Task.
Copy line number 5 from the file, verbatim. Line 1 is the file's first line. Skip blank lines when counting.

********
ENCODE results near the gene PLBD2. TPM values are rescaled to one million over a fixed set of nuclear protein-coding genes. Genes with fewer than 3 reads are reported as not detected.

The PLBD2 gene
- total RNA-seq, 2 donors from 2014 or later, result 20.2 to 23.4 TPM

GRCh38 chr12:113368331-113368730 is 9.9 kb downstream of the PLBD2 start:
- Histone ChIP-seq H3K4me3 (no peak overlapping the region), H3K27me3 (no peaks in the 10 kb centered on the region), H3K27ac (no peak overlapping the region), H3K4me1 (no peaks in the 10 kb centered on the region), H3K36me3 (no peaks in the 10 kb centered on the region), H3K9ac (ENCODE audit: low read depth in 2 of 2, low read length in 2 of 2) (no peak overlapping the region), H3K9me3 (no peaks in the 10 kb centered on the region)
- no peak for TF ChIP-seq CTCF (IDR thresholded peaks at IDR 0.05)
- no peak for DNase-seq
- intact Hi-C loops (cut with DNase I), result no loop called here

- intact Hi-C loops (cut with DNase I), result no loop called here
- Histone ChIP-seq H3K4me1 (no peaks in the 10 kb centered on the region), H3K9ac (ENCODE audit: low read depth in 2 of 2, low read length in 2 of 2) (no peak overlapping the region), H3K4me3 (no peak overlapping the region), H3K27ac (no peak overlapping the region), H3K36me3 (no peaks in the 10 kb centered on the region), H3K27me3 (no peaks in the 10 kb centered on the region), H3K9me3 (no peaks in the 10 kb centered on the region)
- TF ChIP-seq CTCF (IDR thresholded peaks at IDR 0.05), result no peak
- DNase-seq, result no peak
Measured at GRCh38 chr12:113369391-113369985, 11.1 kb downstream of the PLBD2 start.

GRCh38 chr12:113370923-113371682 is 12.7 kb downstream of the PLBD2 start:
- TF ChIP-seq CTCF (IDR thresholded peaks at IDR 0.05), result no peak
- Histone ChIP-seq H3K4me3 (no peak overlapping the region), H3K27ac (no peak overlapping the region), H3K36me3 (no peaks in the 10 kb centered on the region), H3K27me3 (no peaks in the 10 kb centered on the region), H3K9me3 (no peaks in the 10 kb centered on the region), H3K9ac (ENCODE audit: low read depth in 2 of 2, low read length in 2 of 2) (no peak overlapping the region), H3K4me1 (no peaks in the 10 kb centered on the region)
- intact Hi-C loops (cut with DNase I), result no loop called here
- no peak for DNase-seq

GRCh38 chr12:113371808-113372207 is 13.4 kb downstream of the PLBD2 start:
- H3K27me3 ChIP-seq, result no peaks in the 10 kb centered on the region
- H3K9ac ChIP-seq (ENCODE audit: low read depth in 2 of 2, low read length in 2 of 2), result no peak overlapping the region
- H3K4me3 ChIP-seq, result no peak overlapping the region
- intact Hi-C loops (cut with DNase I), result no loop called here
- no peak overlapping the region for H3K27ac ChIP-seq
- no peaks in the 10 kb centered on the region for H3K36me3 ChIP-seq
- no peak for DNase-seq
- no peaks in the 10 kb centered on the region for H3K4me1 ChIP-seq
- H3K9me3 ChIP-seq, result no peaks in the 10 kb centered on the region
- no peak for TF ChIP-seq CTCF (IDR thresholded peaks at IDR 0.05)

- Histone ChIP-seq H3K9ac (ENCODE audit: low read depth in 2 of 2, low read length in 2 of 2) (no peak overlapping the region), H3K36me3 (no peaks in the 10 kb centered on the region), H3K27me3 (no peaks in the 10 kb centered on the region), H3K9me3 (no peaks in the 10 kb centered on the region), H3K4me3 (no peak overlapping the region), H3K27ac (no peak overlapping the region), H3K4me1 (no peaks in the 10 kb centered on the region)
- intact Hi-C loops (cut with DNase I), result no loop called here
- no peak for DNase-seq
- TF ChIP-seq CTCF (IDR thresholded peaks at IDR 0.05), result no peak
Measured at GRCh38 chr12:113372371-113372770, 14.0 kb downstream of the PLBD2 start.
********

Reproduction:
- Histone ChIP-seq H3K4me3 (no peak overlapping the region), H3K27me3 (no peaks in the 10 kb centered on the region), H3K27ac (no peak overlapping the region), H3K4me1 (no peaks in the 10 kb centered on the region), H3K36me3 (no peaks in the 10 kb centered on the region), H3K9ac (ENCODE audit: low read depth in 2 of 2, low read length in 2 of 2) (no peak overlapping the region), H3K9me3 (no peaks in the 10 kb centered on the region)